From bits to p-bits: One step closer to probabilistic computing

From bits to p-bits: one step closer to probabilistic computing
View of a superparamagnetic tunnel junction device (left). Top view of scanning electron microscope image of the actual device (right). Credit: S. Kanai

Tohoku University scientists in Japan have developed a mathematical description of what happens within tiny magnets as they fluctuate between states when an electric current and magnetic field are applied. Their findings, published in the journal Nature Communications, could act as the foundation for engineering more advanced computers that can quantify uncertainty while interpreting complex data.

Classical computers have gotten us this far, but there are some problems that they cannot address efficiently. Scientists have been working on addressing this by engineering computers that can utilize the laws of quantum physics to recognize patterns in . But these so-called quantum computers are still in their early stages of development and are extremely sensitive to their surroundings, requiring extremely low temperatures to function.

Now, scientists are looking at something different: a concept called probabilistic computing. This type of computer, which could function at , would be able to infer potential answers from complex input. A simplistic example of this type of problem would be to infer information about a person by looking at their purchasing behavior. Instead of the computer providing a single, discrete result, it picks out patterns and delivers a good guess of what the result might be.

There could be several ways to build such a computer, but some scientists are investigating the use of devices called . These are made from two layers of magnetic metal separated by an ultrathin insulator. When these nanomagnetic devices are thermally activated under an electric current and magnetic field, electrons tunnel through the insulating layer. Depending on their spin, they can cause changes, or fluctuations, within the magnets. These fluctuations, called p-bits, which are the alternative to the on/off or 0/1 bits we have all heard about in , could form the basis of probabilistic computing. But to engineer probabilistic computers, scientists need to be able to describe the physics that happens within magnetic tunnel junctions.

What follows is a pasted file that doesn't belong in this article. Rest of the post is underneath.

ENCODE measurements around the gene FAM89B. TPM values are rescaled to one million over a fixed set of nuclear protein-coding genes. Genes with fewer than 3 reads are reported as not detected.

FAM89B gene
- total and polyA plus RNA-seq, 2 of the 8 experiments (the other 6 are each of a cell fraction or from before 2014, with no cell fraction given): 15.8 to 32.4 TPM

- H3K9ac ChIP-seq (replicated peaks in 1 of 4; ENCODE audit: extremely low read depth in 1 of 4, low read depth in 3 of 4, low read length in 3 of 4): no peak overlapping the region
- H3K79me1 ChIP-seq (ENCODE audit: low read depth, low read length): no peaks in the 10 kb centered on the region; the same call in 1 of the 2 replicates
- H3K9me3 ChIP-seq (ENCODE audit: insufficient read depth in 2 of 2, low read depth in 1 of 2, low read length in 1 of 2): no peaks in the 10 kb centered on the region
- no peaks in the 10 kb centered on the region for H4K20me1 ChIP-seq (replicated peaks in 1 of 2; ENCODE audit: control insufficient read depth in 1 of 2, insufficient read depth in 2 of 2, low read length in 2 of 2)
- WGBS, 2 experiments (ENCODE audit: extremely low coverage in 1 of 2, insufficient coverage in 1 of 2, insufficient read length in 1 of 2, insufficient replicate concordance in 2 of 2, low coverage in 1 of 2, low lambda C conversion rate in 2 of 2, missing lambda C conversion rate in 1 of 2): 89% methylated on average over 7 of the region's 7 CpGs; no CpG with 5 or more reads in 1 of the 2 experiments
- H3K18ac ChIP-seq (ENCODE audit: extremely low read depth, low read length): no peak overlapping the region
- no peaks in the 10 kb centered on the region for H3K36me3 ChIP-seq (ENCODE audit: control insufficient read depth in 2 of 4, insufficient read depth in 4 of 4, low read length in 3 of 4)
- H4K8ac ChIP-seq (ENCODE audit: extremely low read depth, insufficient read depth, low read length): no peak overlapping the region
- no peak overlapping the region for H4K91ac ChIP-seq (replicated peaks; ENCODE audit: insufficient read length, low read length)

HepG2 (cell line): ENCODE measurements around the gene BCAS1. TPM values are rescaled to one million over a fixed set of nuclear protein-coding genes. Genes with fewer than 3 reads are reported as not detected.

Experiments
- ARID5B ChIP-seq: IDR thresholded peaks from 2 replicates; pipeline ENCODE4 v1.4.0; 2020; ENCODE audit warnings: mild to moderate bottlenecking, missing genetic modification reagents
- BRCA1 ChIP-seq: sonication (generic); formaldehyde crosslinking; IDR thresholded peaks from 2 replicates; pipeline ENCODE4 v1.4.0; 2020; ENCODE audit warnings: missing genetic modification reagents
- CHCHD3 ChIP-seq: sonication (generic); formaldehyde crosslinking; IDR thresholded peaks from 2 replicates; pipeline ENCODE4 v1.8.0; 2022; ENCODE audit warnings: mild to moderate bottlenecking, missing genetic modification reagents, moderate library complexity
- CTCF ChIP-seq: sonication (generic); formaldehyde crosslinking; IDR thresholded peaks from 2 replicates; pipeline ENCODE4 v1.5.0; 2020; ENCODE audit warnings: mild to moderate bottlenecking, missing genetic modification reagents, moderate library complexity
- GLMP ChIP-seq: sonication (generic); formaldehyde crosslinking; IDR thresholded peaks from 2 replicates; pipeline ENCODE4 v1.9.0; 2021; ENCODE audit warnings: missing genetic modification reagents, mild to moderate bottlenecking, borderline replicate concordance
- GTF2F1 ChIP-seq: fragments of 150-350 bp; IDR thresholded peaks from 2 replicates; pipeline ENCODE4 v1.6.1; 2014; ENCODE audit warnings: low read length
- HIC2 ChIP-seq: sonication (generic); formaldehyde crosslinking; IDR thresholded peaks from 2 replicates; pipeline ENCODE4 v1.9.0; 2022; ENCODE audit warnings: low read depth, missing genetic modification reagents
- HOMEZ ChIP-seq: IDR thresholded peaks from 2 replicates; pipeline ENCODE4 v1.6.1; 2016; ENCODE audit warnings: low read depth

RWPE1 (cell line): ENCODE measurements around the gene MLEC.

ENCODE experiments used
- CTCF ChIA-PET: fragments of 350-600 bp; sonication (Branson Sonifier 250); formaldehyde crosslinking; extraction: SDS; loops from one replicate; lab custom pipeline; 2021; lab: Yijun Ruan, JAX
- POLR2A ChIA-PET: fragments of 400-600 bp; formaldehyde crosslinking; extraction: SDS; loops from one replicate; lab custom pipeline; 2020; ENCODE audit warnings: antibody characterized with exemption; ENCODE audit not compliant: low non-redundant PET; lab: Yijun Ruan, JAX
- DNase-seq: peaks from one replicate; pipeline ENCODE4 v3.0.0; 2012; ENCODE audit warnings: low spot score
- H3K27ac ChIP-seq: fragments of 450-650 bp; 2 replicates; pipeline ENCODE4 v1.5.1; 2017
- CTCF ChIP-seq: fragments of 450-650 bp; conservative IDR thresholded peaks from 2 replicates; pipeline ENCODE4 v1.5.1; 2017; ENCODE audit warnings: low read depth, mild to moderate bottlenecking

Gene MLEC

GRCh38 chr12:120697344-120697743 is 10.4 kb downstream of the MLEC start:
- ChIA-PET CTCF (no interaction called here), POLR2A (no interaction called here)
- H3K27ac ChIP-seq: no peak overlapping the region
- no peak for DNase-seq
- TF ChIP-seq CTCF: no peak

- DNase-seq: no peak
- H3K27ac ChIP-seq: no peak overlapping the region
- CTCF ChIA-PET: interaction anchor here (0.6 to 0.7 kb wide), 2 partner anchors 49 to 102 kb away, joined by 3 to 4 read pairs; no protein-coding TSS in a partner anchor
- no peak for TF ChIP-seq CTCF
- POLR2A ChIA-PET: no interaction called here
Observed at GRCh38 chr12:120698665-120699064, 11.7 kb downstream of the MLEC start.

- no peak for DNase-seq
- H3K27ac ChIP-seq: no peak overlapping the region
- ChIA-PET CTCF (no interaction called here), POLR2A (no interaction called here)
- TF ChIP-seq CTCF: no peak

This is precisely what Shun Kanai, professor at Tohoku University's Research Institute of Electrical Communication, and his colleagues have achieved.

"We have experimentally clarified the 'switching exponent' that governs fluctuation under the perturbations caused by and spin-transfer torque in magnetic tunnel junctions," says Kanai. "This gives us the mathematical foundation to implement magnetic tunnel junctions into the p-bit in order to sophisticatedly design probabilistic computers. Our work has also shown that these devices can be used to investigate unexplored physics related to thermally activated phenomena."

More information: Takuya Funatsu et al, Local bifurcation with spin-transfer torque in superparamagnetic tunnel junctions, Nature Communications (2022). DOI: 10.1038/s41467-022-31788-1

Journal information: Nature Communications
Provided by Tohoku University
Citation: From bits to p-bits: One step closer to probabilistic computing (2022, August 26) retrieved 19 June 2024 from
This document is subject to copyright. Apart from any fair dealing for the purpose of private study or research, no part may be reproduced without the written permission. The content is provided for information purposes only.

Explore further

Demonstrating the world's fastest spintronics p-bit


Feedback to editors